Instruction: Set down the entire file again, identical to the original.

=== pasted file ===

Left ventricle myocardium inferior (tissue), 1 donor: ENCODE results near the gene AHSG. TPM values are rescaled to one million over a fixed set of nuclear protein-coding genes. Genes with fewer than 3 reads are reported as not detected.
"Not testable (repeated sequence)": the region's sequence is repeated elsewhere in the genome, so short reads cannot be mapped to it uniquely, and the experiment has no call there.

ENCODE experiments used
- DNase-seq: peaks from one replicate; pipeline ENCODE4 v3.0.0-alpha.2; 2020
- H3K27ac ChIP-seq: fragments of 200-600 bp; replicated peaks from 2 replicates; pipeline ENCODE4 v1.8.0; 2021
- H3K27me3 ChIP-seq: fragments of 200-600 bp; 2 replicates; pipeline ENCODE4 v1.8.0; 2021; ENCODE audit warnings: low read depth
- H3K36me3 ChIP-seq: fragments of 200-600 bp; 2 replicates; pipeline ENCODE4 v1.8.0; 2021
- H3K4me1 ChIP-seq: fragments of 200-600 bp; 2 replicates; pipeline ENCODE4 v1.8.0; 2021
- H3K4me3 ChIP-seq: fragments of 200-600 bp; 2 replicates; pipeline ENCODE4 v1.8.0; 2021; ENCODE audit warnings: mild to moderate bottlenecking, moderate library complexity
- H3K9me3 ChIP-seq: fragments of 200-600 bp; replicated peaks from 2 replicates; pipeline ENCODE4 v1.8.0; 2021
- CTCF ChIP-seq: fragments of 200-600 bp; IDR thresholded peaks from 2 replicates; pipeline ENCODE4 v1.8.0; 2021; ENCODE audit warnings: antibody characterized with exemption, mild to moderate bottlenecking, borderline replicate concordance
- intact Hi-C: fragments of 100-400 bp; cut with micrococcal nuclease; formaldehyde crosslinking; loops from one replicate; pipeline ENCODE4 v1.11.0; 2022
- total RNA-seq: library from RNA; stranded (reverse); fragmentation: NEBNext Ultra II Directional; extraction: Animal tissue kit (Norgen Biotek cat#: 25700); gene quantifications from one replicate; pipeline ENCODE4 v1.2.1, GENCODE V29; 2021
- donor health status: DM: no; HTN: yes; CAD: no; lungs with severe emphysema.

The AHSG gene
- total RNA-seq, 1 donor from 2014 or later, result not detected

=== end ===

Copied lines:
Left ventricle myocardium inferior (tissue), 1 donor: ENCODE results near the gene AHSG. TPM values are rescaled to one million over a fixed set of nuclear protein-coding genes. Genes with fewer than 3 reads are reported as not detected.
"Not testable (repeated sequence)": the region's sequence is repeated elsewhere in the genome, so short reads cannot be mapped to it uniquely, and the experiment has no call there.

ENCODE experiments used
- DNase-seq: peaks from one replicate; pipeline ENCODE4 v3.0.0-alpha.2; 2020
- H3K27ac ChIP-seq: fragments of 200-600 bp; replicated peaks from 2 replicates; pipeline ENCODE4 v1.8.0; 2021
- H3K27me3 ChIP-seq: fragments of 200-600 bp; 2 replicates; pipeline ENCODE4 v1.8.0; 2021; ENCODE audit warnings: low read depth
- H3K36me3 ChIP-seq: fragments of 200-600 bp; 2 replicates; pipeline ENCODE4 v1.8.0; 2021
- H3K4me1 ChIP-seq: fragments of 200-600 bp; 2 replicates; pipeline ENCODE4 v1.8.0; 2021
- H3K4me3 ChIP-seq: fragments of 200-600 bp; 2 replicates; pipeline ENCODE4 v1.8.0; 2021; ENCODE audit warnings: mild to moderate bottlenecking, moderate library complexity
- H3K9me3 ChIP-seq: fragments of 200-600 bp; replicated peaks from 2 replicates; pipeline ENCODE4 v1.8.0; 2021
- CTCF ChIP-seq: fragments of 200-600 bp; IDR thresholded peaks from 2 replicates; pipeline ENCODE4 v1.8.0; 2021; ENCODE audit warnings: antibody characterized with exemption, mild to moderate bottlenecking, borderline replicate concordance
- intact Hi-C: fragments of 100-400 bp; cut with micrococcal nuclease; formaldehyde crosslinking; loops from one replicate; pipeline ENCODE4 v1.11.0; 2022
- total RNA-seq: library from RNA; stranded (reverse); fragmentation: NEBNext Ultra II Directional; extraction: Animal tissue kit (Norgen Biotek cat#: 25700); gene quantifications from one replicate; pipeline ENCODE4 v1.2.1, GENCODE V29; 2021
- donor health status: DM: no; HTN: yes; CAD: no; lungs with severe emphysema.

The AHSG gene
- total RNA-seq, 1 donor from 2014 or later, result not detected